Why evangelicals love Trump’s Israel policy?

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President Trump’s recognition of Jerusalem as Israel’s capital last week made little sense to most Middle East experts. His own national security team opposed the decision. But for many white evangelical Christians, 81 percent of whom voted for Trump, it was great news.

According to a recent poll released by the Brookings Institution, 53 percent of American evangelicals supported Trump’s decision, while only 40 percent opposed it. (Sixty-three percent of all Americans opposed the decision.)

To understand why evangelicals are so enthusiastic about this move, I reached out to Elizabeth Oldmixon, a politics professor at the University of North Texas. Oldmixon studies the rather strange alliance between evangelical Christians and people in the orthodox Jewish community who are stridently pro-Israel.

A lightly edited transcript of our conversation follows.

Sean Illing

I don’t fully understand why evangelical Christians are so supportive of Israel. Can you walk me through it?

Elizabeth Oldmixon

First, we should remember that “evangelical” is a really broad term. In a most general sense, evangelicals are people who believe in the absolute authority of the Bible, in salvation through Jesus, and in the need to spread the gospel. People who identify as evangelicals internalize those three things to different levels, and so in the same way we talk about cultural Catholics, we can also talk about cultural evangelicals.

So I would really focus here on a subset of the evangelical community for whom the status of Israel is really, really important because of the way they understand the end of time.

Sean Illing

And how large is that subset?

Elizabeth Oldmixon

Roughly a third of the American evangelical population, which is something like 15 million people.

Sean Illing

Why are these evangelicals so interested in the fate of Israel?

Elizabeth Oldmixon

These are the folks who believe that there will be a millennium in the future, a golden age, where Christ reigns on Earth, [and]they believe that before Christ will return, there will be a tribulation where Christ defeats evil. There will be natural disasters and wars, and perhaps an Antichrist, as the book of Revelations notes. Then at the end of that period, the people of the Mosaic covenant, including the Jews, will convert. Then after their conversion, the great millennium starts.

Sean Illing

And what about the people who don’t convert? What becomes of them?

Elizabeth Oldmixon

Well, according to the evangelicals who believe this, they’ll end up with the rest of the unsaved, which means they’ll be wiped out and sent to hell.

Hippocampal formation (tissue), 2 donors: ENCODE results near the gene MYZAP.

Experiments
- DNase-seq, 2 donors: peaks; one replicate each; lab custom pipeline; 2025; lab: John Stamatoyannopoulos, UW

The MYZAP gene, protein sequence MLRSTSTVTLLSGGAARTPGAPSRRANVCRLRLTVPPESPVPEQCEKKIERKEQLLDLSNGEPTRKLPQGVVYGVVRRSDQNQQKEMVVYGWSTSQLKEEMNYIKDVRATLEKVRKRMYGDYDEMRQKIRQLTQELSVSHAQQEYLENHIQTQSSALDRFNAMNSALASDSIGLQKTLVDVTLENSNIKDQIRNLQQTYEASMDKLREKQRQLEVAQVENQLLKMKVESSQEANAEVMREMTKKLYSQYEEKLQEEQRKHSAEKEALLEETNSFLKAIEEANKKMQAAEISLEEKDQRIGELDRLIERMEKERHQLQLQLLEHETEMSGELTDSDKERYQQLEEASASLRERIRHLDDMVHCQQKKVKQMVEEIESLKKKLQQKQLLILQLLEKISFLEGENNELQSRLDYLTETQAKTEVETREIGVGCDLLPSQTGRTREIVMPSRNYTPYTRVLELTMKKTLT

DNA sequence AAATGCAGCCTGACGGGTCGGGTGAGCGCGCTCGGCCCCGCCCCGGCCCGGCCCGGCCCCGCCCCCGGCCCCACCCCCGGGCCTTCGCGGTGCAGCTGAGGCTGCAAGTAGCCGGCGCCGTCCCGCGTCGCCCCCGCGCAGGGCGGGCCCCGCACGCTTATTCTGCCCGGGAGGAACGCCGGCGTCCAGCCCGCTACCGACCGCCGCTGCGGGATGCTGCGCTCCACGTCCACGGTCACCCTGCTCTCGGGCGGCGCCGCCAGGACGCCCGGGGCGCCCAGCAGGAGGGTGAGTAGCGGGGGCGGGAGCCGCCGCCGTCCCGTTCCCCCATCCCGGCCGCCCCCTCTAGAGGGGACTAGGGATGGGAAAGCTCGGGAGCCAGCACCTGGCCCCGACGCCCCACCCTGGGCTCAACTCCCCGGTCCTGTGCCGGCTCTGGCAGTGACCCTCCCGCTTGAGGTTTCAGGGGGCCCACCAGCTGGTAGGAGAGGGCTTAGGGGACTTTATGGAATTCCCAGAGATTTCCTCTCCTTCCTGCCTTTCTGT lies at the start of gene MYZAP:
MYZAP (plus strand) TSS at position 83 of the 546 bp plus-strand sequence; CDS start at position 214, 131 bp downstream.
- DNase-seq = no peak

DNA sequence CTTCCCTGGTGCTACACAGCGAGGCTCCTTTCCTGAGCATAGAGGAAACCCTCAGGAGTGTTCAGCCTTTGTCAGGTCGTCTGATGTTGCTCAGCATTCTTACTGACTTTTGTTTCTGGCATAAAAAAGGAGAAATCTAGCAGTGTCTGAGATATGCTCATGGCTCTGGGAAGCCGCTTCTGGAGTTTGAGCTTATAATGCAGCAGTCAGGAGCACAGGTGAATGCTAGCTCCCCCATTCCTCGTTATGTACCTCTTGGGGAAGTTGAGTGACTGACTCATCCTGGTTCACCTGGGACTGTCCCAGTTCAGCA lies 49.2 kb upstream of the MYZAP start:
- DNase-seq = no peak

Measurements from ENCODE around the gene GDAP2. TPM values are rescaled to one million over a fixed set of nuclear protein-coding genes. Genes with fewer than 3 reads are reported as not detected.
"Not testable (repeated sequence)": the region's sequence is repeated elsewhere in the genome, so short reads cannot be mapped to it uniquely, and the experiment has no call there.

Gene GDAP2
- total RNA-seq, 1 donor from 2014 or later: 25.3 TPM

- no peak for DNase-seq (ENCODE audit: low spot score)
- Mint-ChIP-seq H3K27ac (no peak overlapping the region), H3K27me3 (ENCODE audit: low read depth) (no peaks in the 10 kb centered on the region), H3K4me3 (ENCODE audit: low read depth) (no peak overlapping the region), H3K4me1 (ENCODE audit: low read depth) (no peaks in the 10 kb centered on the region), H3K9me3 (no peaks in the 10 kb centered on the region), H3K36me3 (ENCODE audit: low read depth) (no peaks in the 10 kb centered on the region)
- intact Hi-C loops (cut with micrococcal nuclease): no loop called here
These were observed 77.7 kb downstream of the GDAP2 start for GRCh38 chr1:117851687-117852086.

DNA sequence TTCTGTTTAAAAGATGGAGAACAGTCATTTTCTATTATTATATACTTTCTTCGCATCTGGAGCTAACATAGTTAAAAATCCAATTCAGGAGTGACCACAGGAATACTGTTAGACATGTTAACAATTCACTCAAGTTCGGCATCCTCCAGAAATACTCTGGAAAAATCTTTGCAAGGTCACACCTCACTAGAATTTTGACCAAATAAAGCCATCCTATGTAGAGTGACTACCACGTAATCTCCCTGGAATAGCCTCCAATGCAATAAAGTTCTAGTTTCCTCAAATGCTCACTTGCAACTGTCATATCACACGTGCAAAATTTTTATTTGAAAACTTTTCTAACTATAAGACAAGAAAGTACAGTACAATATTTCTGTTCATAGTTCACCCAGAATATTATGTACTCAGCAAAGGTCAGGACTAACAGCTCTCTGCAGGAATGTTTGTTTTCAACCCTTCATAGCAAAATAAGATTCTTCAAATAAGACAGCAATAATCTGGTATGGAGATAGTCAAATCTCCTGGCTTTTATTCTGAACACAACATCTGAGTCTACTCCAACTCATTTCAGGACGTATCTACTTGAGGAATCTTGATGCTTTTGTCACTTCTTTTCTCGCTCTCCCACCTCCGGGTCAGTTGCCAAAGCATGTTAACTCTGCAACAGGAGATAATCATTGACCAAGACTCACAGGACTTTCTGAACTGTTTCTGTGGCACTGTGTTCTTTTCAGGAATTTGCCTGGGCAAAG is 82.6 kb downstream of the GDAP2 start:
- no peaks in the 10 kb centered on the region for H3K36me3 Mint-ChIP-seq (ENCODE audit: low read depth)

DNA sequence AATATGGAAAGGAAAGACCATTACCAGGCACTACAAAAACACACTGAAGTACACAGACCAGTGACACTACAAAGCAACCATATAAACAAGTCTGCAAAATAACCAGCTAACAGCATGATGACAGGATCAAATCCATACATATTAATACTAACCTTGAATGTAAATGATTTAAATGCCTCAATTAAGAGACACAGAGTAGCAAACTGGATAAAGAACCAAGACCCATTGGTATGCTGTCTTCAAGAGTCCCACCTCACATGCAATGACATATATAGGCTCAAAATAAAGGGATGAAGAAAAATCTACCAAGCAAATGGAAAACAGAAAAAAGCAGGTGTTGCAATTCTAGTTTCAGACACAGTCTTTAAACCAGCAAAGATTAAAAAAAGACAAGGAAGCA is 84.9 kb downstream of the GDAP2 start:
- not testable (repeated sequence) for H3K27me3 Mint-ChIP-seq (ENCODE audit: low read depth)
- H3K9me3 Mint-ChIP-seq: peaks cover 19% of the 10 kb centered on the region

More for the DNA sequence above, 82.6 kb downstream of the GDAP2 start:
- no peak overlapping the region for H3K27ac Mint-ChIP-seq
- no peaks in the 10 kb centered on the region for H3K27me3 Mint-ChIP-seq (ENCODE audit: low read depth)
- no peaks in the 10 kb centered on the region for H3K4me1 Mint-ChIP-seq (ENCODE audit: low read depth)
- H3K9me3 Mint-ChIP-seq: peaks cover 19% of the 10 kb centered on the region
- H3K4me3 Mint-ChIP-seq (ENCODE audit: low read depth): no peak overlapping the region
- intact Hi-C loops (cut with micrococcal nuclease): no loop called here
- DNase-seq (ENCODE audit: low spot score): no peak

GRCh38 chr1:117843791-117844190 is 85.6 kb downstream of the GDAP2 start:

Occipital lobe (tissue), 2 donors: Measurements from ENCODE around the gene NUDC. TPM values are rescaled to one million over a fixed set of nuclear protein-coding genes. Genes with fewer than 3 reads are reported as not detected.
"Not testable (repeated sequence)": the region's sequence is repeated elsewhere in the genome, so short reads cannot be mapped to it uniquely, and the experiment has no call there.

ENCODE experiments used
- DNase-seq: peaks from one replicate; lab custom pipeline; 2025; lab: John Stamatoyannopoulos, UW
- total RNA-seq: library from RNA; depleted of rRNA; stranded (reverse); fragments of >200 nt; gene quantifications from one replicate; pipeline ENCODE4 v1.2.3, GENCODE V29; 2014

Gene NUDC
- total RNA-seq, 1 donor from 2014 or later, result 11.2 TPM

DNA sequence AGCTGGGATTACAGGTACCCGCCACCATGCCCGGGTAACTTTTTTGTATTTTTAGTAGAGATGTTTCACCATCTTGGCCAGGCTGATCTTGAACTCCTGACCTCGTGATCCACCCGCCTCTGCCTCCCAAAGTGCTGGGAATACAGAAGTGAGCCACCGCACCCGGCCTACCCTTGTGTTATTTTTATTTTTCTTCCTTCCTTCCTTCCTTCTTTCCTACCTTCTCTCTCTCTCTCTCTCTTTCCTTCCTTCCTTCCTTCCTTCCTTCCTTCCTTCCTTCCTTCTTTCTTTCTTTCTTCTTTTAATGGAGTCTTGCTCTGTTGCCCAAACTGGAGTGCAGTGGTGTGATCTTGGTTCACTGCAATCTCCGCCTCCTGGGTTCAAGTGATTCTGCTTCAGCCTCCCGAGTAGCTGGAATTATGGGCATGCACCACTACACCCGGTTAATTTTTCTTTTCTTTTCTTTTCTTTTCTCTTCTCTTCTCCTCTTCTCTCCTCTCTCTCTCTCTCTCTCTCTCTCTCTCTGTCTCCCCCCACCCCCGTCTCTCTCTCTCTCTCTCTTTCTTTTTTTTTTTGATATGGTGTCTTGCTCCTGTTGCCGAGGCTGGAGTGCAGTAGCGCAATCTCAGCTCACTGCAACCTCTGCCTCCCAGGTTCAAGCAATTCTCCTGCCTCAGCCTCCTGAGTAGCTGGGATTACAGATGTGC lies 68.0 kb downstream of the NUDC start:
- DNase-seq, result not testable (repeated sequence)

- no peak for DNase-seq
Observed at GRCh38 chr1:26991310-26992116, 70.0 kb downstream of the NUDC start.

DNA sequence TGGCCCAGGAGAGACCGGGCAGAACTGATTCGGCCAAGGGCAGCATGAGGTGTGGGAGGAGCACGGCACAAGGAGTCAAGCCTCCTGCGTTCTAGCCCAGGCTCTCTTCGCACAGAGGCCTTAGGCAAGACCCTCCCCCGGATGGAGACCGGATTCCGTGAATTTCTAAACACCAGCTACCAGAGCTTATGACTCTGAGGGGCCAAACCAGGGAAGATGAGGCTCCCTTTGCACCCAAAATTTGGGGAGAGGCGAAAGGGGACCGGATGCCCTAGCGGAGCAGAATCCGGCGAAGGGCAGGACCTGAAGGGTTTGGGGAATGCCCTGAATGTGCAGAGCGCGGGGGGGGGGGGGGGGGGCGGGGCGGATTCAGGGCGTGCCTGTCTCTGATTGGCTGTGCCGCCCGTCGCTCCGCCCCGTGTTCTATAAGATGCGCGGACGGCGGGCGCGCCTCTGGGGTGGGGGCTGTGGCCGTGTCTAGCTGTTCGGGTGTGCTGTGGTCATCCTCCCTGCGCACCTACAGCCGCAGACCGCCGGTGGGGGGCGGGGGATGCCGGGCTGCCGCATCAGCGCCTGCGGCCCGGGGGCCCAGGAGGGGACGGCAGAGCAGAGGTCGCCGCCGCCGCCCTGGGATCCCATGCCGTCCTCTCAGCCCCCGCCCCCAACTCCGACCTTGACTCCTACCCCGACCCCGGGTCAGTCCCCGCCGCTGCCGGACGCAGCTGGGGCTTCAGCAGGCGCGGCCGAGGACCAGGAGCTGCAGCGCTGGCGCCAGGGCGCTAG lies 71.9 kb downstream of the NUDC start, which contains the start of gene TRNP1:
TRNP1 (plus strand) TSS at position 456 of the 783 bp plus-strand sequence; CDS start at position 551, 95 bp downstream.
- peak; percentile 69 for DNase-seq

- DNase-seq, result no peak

Sean Illing

So politics is a means to what they see as a religious goal?

Elizabeth Oldmixon

Yes. This is a movement in Christianity that’s as old as Christianity itself. You have this group of people looking around for signs of the end time, and in the 20th century when Israel was founded, this was seen as a major sign. This was electrifying for that community because the gathering of all the Jews in exile to the Holy Land is a prerequisite for all of these events unfolding. So for the subset of evangelicals in the 20th century, support for Israel became a really, really important political position.

Protests Continue into Fourth Day Across Jerusalem and the West Bank

A Palestinian holds a portrait of Donald Trump during protest on December 9, 2017, in Jerusalem. Ilia Yefimovich/Getty Images.

Sean Illing

Why is Jerusalem in particular so crucial?

Elizabeth Oldmixon

Well, the whole area is important. The tenet of Christian Zionism is that God’s promise of the Holy Land to the Jews is eternal. It’s not just something in antiquity. When we talk about the Holy Land, God’s promise of the Holy Land, we’re talking about real estate on both sides of the Jordan River. So the sense of a greater Israel and expansionism is really important to this community. Jerusalem is just central to that. It’s viewed as a historical and biblical capital.

Sean Illing

How do people on the Israel side justify their alliance with fundamentalist Christians? After all, the Christian prophecy implies the destruction of Jews who don’t convert.

Elizabeth Oldmixon

There’s something that these Christians have in common with religious Zionists in Israel. The founding generation in Israel was fairly secular. Their support for a Jewish state wasn’t about biblical prophecy. It was about physical security. David Ben-Gurion [the first prime minister of Israel]came up with an accommodation for the religious community so they would support the formation of Israel and the establishment of Israel, but his motivations weren’t religious per se.

 

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